engage all stakeholders that are interested to get involved in the mining sector.” It was also pointed out that the Marudi Mountain area in which the company has mining concession is outside of any titled Amerindian area, including the village of Aishalton. “Further, some of the persons involved in the blockage of the excavator were directly and indirectly linked to illegal mining in the Marudi Mountain area. Efforts to provide legal alternatives to these individuals by the GGMC were rebuffed,” the commission said in the release. On Wednesday, the Aishalton Village Women Group stood before an excavator thereby blocking its passage through their community. The equipment owned by Mulgravian Ventures was destined for Marudi Mountain. During the staging of the protest action, the women's group contended that Marudi is the traditional lands of the Wapishana people of the Deep South Rupununi, often used for hunting and hosting of traditional activities.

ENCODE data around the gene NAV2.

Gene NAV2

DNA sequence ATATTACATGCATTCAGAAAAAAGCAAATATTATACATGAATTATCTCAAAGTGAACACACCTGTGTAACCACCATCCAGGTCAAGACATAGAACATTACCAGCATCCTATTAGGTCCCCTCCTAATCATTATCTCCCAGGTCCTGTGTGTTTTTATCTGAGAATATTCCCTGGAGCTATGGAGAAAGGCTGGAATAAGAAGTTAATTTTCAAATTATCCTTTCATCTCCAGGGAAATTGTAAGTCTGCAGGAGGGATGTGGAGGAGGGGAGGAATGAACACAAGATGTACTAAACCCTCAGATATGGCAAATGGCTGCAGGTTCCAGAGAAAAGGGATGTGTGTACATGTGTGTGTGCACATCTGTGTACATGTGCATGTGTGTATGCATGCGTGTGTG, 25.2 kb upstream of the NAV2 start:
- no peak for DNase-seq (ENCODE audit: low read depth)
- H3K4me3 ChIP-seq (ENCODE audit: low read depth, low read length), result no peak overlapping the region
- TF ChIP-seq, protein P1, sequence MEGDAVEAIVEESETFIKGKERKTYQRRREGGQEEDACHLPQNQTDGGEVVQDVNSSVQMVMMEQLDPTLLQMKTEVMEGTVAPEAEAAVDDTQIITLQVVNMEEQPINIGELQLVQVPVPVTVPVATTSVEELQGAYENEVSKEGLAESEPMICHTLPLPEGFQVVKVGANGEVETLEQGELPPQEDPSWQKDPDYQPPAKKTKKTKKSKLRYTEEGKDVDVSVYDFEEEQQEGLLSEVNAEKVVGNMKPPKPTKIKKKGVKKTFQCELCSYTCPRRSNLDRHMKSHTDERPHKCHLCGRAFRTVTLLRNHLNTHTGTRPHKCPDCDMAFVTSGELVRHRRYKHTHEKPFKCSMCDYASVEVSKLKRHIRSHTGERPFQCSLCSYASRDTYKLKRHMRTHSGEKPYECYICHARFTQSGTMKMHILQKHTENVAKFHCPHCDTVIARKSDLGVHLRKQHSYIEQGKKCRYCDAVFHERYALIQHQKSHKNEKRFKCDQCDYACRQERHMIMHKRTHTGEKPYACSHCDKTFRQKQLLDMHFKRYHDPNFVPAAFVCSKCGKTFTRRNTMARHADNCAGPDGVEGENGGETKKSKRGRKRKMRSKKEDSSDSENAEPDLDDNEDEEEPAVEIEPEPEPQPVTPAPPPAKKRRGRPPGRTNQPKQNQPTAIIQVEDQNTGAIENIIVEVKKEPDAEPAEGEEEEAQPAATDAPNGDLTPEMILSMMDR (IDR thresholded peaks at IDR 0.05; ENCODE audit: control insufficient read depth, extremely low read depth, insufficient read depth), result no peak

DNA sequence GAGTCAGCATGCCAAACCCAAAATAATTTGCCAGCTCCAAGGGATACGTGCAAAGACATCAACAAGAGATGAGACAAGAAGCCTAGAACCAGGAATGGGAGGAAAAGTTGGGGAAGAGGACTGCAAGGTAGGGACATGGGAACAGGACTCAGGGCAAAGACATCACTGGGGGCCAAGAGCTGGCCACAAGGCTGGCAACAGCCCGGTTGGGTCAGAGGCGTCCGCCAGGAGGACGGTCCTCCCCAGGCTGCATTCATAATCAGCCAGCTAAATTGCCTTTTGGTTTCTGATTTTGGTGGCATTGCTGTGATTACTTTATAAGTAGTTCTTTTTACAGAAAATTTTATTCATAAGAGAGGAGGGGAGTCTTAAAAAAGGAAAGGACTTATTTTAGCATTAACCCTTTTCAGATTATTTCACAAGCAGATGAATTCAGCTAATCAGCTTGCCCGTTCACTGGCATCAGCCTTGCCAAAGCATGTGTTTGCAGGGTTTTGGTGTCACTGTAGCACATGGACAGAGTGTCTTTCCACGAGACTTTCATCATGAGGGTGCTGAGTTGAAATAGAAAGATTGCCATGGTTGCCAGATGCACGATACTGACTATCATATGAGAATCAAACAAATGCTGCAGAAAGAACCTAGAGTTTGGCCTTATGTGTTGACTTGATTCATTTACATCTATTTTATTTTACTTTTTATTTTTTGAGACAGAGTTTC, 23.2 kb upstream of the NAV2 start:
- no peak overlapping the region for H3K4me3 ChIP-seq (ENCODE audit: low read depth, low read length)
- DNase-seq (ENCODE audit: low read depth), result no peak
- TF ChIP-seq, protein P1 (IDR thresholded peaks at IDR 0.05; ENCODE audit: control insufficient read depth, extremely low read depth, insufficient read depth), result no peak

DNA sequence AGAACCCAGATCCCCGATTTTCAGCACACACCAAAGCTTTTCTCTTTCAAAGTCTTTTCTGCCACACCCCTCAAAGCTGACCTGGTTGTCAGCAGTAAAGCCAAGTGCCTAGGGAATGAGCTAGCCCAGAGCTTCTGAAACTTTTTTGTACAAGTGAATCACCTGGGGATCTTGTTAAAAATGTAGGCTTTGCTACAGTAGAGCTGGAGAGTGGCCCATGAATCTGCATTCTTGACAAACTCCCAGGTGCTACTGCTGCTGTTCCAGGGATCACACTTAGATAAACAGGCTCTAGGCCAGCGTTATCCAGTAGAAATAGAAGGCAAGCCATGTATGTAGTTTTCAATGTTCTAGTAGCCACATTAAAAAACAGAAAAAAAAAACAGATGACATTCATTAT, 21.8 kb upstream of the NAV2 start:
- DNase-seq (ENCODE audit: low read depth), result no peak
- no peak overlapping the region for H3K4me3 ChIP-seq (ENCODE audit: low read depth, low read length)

Man jailed for possession of utensil to smoke cocaine


man was jailed on a charge of possession of a utensil to smoke cocaine when he appeared before Magistrate Sueanna Lovell at the Georgetown Magistrates’ Courts on Thursday. Lester Singh, 54, however, pleaded not guilty to the possession of narcotics for the purpose of trafficking charge. The charges state that on June 12 at Stabroek Market, Singh had in his possession 5.5 grams of cocaine

for the purpose of trafficking and a utensil to smoke the said substance. Singh, a father of four, was reported to have a prior conviction of stealing. The magistrate remanded Singh on the possession charge and sentenced him to one year’s imprisonment with an additional fine of $30,000 for the possession of a utensil to smoke cocaine. The matter was transferred to Court Five for report and fixtures on June 17.